For many developers, support is perceived as a chore that’s not as exciting a task as writing new features is, but I have a different take on it: Spending time working on support has made me a better engineer. More specifically, being able to unblock other developers has taught me that everything is possible. By doing support, I’ve been exposed to use cases I hadn’t anticipated and scenarios I didn’t think were possible.
At PSPDFKit, we believe it’s always about people — that’s why we do what we do. This philosophy is one of our core values; it’s deeply entrenched in how we operate as a company and as individuals, and it is reflected in how we go about building relationships with everyone around us.
Our company occupies an interesting position in the software world, because we build products that are used by other people to build their own products. As such, offering world-class support is as important to us as our SDK itself.
In this blog post, I’d like to share how being part of organization-wide effort to keep our customers moving as fast as they can when integrating PSPDFKit into their products has impacted me and is helping me become a better engineer.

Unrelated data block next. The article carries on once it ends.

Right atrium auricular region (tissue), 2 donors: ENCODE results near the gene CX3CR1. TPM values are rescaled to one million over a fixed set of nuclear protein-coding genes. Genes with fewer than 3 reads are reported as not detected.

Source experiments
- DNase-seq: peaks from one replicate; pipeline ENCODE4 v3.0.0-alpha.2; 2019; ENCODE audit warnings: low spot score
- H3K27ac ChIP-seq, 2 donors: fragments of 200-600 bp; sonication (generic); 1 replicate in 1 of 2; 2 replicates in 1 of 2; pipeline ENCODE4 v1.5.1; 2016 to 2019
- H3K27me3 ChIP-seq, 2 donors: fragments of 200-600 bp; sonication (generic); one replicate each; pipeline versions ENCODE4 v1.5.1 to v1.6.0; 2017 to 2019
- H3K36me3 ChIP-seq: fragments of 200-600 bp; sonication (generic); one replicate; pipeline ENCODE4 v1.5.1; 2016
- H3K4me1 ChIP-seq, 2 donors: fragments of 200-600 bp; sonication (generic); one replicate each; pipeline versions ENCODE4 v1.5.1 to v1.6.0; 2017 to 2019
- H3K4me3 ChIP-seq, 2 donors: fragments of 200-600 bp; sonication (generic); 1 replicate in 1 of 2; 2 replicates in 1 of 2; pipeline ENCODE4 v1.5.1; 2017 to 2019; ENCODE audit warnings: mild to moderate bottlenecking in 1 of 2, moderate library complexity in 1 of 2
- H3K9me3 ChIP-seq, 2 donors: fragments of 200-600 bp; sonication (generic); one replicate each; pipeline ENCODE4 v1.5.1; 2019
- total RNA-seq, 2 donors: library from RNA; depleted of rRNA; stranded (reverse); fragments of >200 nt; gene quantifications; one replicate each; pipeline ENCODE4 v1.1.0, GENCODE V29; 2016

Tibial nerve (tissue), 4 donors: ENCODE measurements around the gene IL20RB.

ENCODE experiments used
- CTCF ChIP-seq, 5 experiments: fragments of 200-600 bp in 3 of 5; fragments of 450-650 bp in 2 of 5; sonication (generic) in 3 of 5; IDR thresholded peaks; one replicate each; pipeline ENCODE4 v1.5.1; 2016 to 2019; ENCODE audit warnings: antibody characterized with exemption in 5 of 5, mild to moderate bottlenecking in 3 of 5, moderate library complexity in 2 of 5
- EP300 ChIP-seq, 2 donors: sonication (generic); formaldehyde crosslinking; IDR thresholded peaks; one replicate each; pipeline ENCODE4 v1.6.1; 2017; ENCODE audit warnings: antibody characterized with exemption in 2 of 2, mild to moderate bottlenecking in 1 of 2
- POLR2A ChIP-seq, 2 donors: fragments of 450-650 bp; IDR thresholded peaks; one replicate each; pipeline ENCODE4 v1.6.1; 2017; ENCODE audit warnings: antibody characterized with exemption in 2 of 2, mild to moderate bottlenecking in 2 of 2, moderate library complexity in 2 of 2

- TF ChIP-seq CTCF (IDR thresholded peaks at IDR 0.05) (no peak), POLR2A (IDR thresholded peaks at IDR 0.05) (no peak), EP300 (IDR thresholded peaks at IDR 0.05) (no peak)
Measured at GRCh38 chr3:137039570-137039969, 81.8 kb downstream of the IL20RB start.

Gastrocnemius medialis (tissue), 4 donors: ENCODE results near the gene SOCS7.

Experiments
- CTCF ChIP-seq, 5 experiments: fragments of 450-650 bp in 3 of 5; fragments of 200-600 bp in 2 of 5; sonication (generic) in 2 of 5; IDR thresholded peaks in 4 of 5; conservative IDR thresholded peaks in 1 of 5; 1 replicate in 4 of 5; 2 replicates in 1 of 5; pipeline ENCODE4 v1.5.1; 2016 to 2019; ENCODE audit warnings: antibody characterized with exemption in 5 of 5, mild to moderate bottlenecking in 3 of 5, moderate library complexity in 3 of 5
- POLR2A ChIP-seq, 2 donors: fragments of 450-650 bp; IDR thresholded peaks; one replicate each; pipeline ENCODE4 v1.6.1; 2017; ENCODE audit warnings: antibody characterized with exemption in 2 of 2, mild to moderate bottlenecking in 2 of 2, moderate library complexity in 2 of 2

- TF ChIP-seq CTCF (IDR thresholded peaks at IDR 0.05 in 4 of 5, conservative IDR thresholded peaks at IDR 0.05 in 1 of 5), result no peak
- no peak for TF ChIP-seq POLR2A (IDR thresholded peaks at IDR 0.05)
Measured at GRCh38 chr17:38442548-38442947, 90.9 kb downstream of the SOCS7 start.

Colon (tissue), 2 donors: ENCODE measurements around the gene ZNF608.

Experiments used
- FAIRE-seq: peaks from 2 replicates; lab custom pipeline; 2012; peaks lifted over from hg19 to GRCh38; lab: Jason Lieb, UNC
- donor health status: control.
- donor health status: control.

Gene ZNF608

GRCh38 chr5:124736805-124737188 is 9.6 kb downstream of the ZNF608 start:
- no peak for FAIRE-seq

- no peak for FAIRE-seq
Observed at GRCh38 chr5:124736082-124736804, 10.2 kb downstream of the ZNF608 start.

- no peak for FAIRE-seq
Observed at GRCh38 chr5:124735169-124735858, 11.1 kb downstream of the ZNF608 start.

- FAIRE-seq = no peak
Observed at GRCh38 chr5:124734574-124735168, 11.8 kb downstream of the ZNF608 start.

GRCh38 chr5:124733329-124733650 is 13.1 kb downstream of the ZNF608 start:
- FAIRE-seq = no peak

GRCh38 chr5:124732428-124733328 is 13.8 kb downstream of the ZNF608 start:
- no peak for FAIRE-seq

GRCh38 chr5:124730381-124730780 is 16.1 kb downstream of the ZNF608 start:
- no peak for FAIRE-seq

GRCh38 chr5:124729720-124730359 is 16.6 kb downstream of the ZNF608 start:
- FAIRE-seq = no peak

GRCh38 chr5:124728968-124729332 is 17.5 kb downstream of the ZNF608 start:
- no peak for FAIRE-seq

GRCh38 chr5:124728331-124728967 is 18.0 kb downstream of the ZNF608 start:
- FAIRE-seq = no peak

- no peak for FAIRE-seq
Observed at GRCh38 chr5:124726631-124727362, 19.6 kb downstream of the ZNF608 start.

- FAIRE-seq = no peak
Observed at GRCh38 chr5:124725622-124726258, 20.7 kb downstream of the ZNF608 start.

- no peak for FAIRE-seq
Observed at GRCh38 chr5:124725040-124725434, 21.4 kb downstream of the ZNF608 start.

Support Is an Engineer’s Job
PSPDFKit is comprised almost entirely of people working on the SDKs in one way or another, and we do not have a dedicated support team, which is something that many other companies do have. We decided against a separate support team because it is important for us to “get our hands dirty” and have real exposure to the issues our customers are facing.
What this means is that, with PSPDFKit, if you’re using our Android SDK, someone building the Android SDK will be there to assist you with any questions you may have. This is beneficial not only for the customer, but also for us as a team that’s always trying to improve.
Building and supporting an SDK is a huge challenge. As an engineer on our iOS SDK, my task is to design APIs and components for other developers to use, which in it of itself is super tricky to get right. If the company had a dedicated support team, I would not have the direct feedback loop of learning firsthand what our customers are trying to do, thus hindering my ability to actually understand what makes a good API and product for our customers.
Being on the frontline supporting our customers also gives me the chance to make sure our documentation is always updated. If a customer reaches out with a question, my first instinct is to see if we have the answer already documented, and then, depending upon whether it is or not, I can either make sure the existing document is up to date or is updated to add any additional details that might’ve been omitted, or create a new document that explains the issue at hand in detail.
In contrast, when the people interacting with the users are not the same people actually building the product, there’s a huge separation of interests that can lead to a less than ideal relationship.
Before this job, the idea of doing support at a company always struck me as a burden, or as something not as interesting as actually building a product.